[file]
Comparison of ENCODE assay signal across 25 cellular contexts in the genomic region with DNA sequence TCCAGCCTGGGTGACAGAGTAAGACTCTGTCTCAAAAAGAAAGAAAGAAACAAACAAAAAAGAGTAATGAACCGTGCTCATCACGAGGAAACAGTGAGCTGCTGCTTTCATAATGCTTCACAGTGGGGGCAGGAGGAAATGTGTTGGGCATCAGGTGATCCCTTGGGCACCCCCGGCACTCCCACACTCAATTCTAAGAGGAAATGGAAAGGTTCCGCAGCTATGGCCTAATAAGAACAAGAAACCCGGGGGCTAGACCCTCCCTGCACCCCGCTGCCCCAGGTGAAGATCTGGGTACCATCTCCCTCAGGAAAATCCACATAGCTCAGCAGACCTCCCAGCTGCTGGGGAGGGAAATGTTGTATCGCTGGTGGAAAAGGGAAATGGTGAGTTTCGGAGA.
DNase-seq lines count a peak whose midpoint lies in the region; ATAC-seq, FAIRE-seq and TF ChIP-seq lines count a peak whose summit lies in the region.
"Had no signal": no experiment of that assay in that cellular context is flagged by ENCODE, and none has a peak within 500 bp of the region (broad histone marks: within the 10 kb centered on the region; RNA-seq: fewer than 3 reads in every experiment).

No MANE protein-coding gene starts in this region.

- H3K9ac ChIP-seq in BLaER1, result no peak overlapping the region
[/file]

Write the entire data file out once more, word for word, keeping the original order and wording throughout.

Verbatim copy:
Comparison of ENCODE assay signal across 25 cellular contexts in the genomic region with DNA sequence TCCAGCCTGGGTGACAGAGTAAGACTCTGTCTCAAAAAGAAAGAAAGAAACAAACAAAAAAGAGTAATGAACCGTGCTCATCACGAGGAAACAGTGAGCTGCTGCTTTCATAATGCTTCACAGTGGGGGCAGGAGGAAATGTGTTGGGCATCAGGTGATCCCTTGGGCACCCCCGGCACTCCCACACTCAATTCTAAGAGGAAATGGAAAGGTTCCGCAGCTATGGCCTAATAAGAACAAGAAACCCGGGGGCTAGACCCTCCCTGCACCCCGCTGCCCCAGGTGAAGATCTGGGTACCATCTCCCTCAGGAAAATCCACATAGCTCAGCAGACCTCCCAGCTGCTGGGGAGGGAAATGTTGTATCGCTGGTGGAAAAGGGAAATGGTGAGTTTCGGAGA.
DNase-seq lines count a peak whose midpoint lies in the region; ATAC-seq, FAIRE-seq and TF ChIP-seq lines count a peak whose summit lies in the region.
"Had no signal": no experiment of that assay in that cellular context is flagged by ENCODE, and none has a peak within 500 bp of the region (broad histone marks: within the 10 kb centered on the region; RNA-seq: fewer than 3 reads in every experiment).

No MANE protein-coding gene starts in this region.

- H3K9ac ChIP-seq in BLaER1, result no peak overlapping the region